Religion & Pulp Fiction 

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"Trying hard to be the Shepard..." :
The Theme of Redemption in Pulp Fiction

Jules Winnfield 

While Tarantino’s post-modern film structure makes it difficult for viewers to determine good from evil, Jules and Butch Coolidge (Bruce Willis) have been widely interpreted as the film’s dominant heroes.

At the beginning of Pulp Fiction, Jules is a cold-blooded killer. He kills 3 men within the first few scenes of the movie and does not bat an eyelash. However, after Jules and Vincent nearly escape death, Jules is awoken from his amoral life of violence by an act of God, which he refers to as “divine intervention.” 

*Scene begins at 1:20 
Warning: The scene contains violence and coarse language. Viewer discretion is advised. 

While Vincent is unfazed by the seemingly miraculous event that occurred, Jules becomes a changed man. Whether this act was truly a miracle or not is unimportant. What is significant is the transformation within Jules. According to Todd F. Davis and Kenneth Womack , "Jules's metamorphosis leads to spiritual redemption, and, ultimately--after accepting the possibility of miracles in a postmodern world--to his disavowal of "the life."" This act of God causes the gangster to open his eyes to the destructive nature of his meaningless life, and to leave behind Marcellus Wallace’s (Ving Rhames) capitalistic world.

This transformation is best illustrated at the end of the film when Jules and Vincent are sitting in a diner eating breakfast. While eating his muffin and drinking his coffee, Jules has what he calls a "moment of clarity". 

*Warning: This scene contains coarse language. Viewer discretion is advised.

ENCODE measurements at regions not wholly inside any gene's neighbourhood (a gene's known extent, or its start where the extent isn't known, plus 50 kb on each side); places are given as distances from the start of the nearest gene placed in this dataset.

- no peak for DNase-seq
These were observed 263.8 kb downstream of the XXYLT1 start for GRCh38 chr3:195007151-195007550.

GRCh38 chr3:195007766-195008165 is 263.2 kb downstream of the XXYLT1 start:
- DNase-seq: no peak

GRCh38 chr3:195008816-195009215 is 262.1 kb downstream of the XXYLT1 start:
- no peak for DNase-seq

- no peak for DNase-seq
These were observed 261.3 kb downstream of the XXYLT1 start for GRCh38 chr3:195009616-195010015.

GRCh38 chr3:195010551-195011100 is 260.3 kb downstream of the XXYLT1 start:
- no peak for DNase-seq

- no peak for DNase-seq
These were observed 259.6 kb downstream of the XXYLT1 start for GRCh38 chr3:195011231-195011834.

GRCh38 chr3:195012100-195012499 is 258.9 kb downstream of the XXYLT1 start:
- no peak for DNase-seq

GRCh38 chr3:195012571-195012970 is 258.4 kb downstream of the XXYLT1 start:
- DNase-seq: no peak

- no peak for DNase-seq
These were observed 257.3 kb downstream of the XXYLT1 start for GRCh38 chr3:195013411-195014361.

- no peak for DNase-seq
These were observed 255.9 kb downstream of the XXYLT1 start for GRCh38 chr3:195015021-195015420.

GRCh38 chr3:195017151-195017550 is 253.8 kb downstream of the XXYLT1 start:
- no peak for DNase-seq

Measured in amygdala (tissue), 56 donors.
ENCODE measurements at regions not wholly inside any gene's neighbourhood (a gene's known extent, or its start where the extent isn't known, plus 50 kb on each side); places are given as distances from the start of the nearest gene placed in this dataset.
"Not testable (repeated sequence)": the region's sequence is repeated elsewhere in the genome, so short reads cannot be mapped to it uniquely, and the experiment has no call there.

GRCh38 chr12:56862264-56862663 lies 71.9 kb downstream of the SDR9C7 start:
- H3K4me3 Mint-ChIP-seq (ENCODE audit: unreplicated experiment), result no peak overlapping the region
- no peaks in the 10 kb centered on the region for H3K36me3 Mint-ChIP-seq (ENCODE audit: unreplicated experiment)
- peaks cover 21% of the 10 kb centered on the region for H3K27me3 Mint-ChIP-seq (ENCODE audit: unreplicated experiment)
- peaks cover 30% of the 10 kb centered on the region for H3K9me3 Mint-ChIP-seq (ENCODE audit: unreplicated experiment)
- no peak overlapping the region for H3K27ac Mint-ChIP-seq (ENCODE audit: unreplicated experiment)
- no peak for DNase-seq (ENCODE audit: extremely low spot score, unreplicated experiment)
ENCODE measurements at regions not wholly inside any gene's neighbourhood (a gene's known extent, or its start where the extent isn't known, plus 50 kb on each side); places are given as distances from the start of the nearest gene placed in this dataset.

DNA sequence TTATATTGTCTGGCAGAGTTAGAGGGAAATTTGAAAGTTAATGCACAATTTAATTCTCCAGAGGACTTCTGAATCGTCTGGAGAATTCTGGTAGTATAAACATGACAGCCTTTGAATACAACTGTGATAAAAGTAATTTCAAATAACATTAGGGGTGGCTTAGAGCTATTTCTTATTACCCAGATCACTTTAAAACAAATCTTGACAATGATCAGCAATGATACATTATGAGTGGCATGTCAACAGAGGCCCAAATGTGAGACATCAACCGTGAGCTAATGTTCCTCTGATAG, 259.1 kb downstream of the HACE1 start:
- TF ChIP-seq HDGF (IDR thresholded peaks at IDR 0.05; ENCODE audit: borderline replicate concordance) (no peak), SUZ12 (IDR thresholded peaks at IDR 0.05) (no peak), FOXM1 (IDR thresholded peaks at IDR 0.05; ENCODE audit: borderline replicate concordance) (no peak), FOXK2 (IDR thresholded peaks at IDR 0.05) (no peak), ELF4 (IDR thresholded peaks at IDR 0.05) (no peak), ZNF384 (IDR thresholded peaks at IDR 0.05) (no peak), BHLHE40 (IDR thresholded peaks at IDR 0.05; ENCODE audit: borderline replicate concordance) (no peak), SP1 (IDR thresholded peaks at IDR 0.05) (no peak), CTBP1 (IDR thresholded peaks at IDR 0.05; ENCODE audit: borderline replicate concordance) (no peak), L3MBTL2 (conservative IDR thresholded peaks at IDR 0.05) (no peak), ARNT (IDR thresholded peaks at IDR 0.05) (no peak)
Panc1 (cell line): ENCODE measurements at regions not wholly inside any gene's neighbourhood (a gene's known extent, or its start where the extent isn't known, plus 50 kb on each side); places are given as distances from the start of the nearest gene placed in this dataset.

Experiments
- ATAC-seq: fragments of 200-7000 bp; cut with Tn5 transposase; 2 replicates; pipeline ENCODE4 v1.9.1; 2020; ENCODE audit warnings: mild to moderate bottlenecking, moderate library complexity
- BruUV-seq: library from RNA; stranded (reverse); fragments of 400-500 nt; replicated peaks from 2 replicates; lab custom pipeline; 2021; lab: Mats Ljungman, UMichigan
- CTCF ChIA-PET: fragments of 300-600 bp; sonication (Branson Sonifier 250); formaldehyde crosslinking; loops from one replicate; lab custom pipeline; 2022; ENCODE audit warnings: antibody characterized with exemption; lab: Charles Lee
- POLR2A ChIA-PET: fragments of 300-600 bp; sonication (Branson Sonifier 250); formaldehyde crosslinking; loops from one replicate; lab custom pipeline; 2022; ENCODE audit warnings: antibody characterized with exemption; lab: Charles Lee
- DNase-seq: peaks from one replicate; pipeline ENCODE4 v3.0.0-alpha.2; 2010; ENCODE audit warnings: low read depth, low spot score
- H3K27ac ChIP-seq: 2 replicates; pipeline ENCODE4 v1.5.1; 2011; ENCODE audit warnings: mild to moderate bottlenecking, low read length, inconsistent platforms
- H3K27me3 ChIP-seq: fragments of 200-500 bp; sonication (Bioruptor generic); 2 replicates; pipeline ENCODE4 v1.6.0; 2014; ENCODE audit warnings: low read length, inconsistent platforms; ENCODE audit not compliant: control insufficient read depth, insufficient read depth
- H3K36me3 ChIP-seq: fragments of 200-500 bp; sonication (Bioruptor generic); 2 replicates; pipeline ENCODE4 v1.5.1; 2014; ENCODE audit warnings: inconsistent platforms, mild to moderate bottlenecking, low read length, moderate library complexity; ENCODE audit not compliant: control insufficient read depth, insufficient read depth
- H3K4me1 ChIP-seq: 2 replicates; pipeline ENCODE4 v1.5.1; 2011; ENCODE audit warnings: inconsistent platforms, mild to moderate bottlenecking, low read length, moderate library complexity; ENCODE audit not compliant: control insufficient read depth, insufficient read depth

Jules realizes he has a higher purpose in life, although he is unsure of what exactly that is. He resolves that he will "walk the earth" and follow God's will, until he is led to his true calling. Jules' decision to "walk the earth" illustrates his final rejection of nihilism and materialism. He no longer needs money or other material objects to define him. 

Jules transformation from gangster to religious Shepard continues in the following scene as he no longer resorts to violence and instead offers guidance to another lost soul. 

*Warning: Scene contains coarse language. Viewer discretion is advised. 

In this scene, Jules recites Ezekiel 25:17 for the final time. Previously, this bible verse immediately coincided with death. However, upon reflecting on his life, Jules reinterprets the religious quote, "the redemptive act of re-reading the text of his life, then, allows Jules to glimpse for the first time the prospects of faith, hope, and love--possibilities that the stasis of his past life, in its devotion to death, could never offer" (Davis & Womack). Jules leaves the diner a changed man, giving up the life of a gangster in favour of following God's will. 

The metamorphosis of Jules illustrates that redemption is possible for all who seek God's forgiveness - even murderous gangsters. 

Butch Coolidge 

Similar to Jules, Butch has fallen into a bad path and finds himself making a deal with the devil - Marcellus Wallace. Butch trades his dignity for money, agreeing with Marcellus to throw his boxing match. However, Butch is unable to ignore his inherently good moral instincts and, instead of throwing the match, he kills his opponent in the ring. Butch rejects the capitalistic ideals represented by Marcellus and his money and maintains his dignity. 

Butch's most challenging ethical test comes when he must decide whether or not to save his enemy, Marcellus, from sodomy and potential death. Although only moments before Butch was going to kill the evil gangster himself, his morals prohibit him from leaving Marcellus to masochistic hillbilly duo. While Butch dislikes Marcellus and all that he stands for, he has a general compassion for others and could not let even the evil Mr. Wallace suffer. 

After saving Marcellus, Butch is now even with the mobster and is finally a free man. Butch flees the scene, riding away on a motorcycle symbolically named "Grace". Butch's escape from both Marcellus and Zed the rapist illustrates the saving grace of God. Although he made a deal with the devil, by listening to his morals and following God's will, Butch is redeemed and saved. 

Both Butch and Jules are able to transcend the nihilistic world of Marcellus Wallace and follow the "righteous path". Their transformations demonstrate that redemption is possible for all who accept the values of God. Furthermore, God forgives all who seek his forgiveness. 

Created by Jordan Steinhauer for Dr. Jennifer Porter's Religion 2812 class at Memorial University. 

*sources for all media can be found be clicking the picture or video.